- The Washington Times - Sunday, January 25, 2004

The United States yesterday wrapped up trade talks with Costa Rica, putting in place an important piece of a wider Central America agreement.

Four other nations — El Salvador, Guatemala, Honduras and Nicaragua — last month finished negotiations on a Central American Free Trade Agreement, a deal to eliminate duties on all consumer and industrial products and ease commerce for farm goods and services.

Costa Rica, the most prosperous and stable of the nations, had delayed the agreement because of U.S. demands that it quickly open up its insurance and telecommunications markets, where government-run companies have a monopoly. It also wanted better access to the U.S. market for its clothing, fabrics and sugar than originally offered.

The two sides overcame their differences yesterday afternoon after days of intense bargaining. Costa Rica agreed to the gradual opening of private network services, Internet services and wireless services in telecommunications, and to the complete opening of its insurance market by 2011, U.S. trade officials said.

“With each Central American nation, we worked to tailor market access provisions to reflect individual circumstances, and that work is now complete with Costa Rica,” U.S. Trade Representative Robert B. Zoellick said in a statement.

The Bush administration now hopes to wrap up negotiations with the Dominican Republic so that the Caribbean nation can be added to the agreement.

Trade officials yesterday said they expect to publish the agreement text for the five Central American nations this week. Once the text is available, President Bush must give Congress a 90-day notice that he intends to sign the agreement. After his signature, he would submit the pact to Congress where, under Trade Promotion Authority granted in 2002, legislators can vote yes or no but cannot change the agreement.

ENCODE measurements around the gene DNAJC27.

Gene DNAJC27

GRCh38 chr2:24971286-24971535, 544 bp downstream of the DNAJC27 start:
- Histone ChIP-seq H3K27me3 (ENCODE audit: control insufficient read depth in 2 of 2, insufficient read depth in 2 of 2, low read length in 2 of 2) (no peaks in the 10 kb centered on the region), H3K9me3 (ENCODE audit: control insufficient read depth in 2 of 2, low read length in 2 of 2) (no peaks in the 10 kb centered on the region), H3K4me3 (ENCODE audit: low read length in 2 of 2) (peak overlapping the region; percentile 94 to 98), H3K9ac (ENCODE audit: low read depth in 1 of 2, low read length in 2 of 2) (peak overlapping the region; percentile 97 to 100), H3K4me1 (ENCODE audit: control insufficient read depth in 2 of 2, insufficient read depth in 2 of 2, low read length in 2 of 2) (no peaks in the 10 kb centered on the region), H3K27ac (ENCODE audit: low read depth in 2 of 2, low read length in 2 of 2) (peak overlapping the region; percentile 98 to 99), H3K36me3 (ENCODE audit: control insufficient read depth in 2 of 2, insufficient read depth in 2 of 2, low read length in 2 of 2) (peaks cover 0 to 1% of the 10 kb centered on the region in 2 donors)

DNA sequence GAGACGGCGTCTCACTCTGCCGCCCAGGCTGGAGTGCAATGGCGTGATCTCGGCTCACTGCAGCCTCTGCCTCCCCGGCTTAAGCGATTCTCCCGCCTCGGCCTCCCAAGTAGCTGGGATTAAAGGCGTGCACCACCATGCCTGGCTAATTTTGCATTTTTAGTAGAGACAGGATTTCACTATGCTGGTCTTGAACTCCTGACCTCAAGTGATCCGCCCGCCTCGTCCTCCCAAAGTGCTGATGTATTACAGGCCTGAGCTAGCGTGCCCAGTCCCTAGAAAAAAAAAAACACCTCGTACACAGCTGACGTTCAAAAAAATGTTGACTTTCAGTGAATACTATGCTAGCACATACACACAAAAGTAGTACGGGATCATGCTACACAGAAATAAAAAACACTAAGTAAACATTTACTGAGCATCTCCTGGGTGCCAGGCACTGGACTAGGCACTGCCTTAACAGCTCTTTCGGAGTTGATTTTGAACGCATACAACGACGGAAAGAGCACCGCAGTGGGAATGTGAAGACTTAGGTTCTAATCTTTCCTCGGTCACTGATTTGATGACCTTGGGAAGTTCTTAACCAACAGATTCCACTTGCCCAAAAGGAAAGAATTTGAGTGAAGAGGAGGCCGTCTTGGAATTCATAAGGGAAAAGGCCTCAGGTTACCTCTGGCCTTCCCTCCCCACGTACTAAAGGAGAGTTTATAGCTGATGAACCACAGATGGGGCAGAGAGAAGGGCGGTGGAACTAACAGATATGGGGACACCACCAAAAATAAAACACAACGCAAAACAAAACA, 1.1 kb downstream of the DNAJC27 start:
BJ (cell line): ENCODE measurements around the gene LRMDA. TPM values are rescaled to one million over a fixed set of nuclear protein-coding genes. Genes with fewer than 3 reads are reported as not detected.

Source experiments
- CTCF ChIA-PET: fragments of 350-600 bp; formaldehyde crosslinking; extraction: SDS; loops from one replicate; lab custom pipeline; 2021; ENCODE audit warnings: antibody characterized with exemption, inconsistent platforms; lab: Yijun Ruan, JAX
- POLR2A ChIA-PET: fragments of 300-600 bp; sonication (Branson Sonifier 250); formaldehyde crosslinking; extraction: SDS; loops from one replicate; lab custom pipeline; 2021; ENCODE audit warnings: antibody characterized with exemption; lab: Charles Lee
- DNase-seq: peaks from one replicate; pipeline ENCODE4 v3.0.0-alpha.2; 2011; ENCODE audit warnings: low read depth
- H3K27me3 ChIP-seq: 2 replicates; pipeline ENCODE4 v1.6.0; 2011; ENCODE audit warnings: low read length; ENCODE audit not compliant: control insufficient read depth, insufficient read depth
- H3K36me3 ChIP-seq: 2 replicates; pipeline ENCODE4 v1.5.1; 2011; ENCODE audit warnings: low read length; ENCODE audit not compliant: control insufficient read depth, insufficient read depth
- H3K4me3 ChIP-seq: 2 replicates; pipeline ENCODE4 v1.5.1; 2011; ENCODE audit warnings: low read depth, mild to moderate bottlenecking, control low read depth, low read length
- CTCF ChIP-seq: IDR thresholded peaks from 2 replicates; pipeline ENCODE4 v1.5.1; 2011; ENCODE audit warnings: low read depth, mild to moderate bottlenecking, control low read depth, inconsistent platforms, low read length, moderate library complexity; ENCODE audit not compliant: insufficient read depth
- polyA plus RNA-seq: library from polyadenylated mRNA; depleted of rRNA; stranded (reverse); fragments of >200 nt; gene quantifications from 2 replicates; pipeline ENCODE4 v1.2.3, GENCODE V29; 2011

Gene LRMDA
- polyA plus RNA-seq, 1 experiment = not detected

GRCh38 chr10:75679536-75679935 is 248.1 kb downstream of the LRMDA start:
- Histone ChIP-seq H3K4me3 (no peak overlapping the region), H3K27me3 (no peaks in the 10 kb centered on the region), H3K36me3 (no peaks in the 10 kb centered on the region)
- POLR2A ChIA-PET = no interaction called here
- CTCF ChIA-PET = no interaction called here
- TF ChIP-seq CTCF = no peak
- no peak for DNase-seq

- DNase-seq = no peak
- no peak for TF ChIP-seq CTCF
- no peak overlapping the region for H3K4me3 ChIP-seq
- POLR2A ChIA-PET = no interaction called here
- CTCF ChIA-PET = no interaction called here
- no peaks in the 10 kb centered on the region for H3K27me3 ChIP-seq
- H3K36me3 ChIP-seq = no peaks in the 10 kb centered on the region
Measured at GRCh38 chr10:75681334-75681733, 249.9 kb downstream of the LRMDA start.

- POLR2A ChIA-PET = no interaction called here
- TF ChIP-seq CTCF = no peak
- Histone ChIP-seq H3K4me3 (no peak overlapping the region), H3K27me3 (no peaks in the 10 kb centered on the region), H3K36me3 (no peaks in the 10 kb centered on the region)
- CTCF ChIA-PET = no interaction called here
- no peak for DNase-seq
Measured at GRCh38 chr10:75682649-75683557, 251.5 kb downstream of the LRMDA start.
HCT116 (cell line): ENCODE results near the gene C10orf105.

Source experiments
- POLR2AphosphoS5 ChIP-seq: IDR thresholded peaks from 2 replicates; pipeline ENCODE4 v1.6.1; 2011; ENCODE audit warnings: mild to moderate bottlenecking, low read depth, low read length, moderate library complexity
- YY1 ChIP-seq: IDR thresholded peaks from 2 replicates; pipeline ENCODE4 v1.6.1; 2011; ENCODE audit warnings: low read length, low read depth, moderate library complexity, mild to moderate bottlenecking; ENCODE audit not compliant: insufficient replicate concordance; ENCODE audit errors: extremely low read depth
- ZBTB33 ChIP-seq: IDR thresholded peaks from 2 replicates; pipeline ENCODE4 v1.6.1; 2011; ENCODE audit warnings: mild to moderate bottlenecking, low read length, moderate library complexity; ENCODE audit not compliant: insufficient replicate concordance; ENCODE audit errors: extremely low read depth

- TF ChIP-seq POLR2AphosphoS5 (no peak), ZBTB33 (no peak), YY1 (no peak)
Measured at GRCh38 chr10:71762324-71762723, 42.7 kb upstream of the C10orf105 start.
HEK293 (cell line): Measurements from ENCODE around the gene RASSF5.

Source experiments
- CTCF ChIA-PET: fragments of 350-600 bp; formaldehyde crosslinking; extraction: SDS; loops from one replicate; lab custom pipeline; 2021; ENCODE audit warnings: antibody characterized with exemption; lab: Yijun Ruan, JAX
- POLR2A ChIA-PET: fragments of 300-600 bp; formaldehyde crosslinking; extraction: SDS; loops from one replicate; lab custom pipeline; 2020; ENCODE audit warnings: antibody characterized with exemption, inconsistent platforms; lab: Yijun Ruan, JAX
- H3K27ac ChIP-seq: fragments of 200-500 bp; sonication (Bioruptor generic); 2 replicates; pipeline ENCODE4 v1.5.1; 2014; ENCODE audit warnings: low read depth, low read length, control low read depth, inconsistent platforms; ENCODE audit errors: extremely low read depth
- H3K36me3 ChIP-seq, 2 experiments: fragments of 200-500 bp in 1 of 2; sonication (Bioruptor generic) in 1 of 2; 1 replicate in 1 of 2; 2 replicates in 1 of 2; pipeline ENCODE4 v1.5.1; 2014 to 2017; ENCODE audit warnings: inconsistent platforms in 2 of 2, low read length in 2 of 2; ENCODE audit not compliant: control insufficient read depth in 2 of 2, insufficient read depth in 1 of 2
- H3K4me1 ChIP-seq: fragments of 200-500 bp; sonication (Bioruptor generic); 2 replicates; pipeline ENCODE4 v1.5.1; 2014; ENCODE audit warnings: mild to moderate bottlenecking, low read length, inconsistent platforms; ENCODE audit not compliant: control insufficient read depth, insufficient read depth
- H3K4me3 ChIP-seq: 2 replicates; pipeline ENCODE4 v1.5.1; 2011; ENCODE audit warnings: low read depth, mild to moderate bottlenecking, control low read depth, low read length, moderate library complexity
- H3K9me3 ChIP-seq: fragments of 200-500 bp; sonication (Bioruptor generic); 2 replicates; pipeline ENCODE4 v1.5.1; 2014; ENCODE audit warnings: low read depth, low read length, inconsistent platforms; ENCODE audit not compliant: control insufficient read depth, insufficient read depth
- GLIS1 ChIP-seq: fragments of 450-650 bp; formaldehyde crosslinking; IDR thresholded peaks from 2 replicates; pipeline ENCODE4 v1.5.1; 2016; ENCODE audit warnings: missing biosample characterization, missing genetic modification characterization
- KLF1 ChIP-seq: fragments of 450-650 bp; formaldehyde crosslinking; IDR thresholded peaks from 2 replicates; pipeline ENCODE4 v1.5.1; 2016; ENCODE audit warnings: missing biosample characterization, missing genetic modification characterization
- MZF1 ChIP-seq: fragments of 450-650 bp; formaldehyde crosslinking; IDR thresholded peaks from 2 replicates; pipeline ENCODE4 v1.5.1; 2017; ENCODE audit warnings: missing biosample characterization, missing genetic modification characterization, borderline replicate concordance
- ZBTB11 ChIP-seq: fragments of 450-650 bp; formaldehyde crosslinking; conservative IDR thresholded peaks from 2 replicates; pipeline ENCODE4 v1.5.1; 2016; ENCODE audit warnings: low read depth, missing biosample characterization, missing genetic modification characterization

It is not clear whether there would first be a vote on the five Central American nations and then a second vote on the Dominican Republic, or if the administration would submit a single package to legislators.

Free-trade agreements with Chile and Singapore last year passed both houses of Congress by comfortable margins. But Democrats who voted for those pacts have promised to fight what they call a lack of safeguards for workers and organized labor in the Central America agreement. Important industry sectors, such as textiles and sugar, are worried about losses from new competition in Central America.

“Any threat to the operation, or the extension, of current U.S. sugar policy … is a direct threat to the survival of our industry, and will require American sugar producers to strongly oppose CAFTA and any other [free-trade agreement] with comparable provisions,” said a Jan. 15 letter to Mr. Bush signed by 75 sugar companies.

“The textile portion of this agreement is loaded with side deals that give away U.S. jobs,” Jim Chesnutt, chairman of National Spinning Co., a yarn manufacturer, said last month on behalf of the industry.

But a wide swath of the private sector supports the agreement.

“The U.S.-Central American [free-trade agreement] cannot and should not be expected to cure all problems, but it can be a force for positive change by generating new economic opportunities, new investment and new hope for the region,” Boeing, IBM, Wal-Mart and about 100 other firms said Friday in a letter to House Speaker J. Dennis Hastert, Illinois Republican, urging approval this year.

U.S. exports from January to November 2003 to the five nations reached almost $10 billion, while imports were $11.3 billion, according to U.S. government figures. Clothing, fabric, farm goods such as fruit, corn and coffee, and some electronics are among the most heavily traded goods.

Costa Rica accounts for one-third of U.S. trade with the five CAFTA countries.

The Bush administration has moved aggressively to open markets, turning especially to bilateral agreements since World Trade Organization talks broke down in September.

Mr. Zoellick is trying to re-energize the global negotiations, and sees the smaller deals as lending momentum to wider talks.


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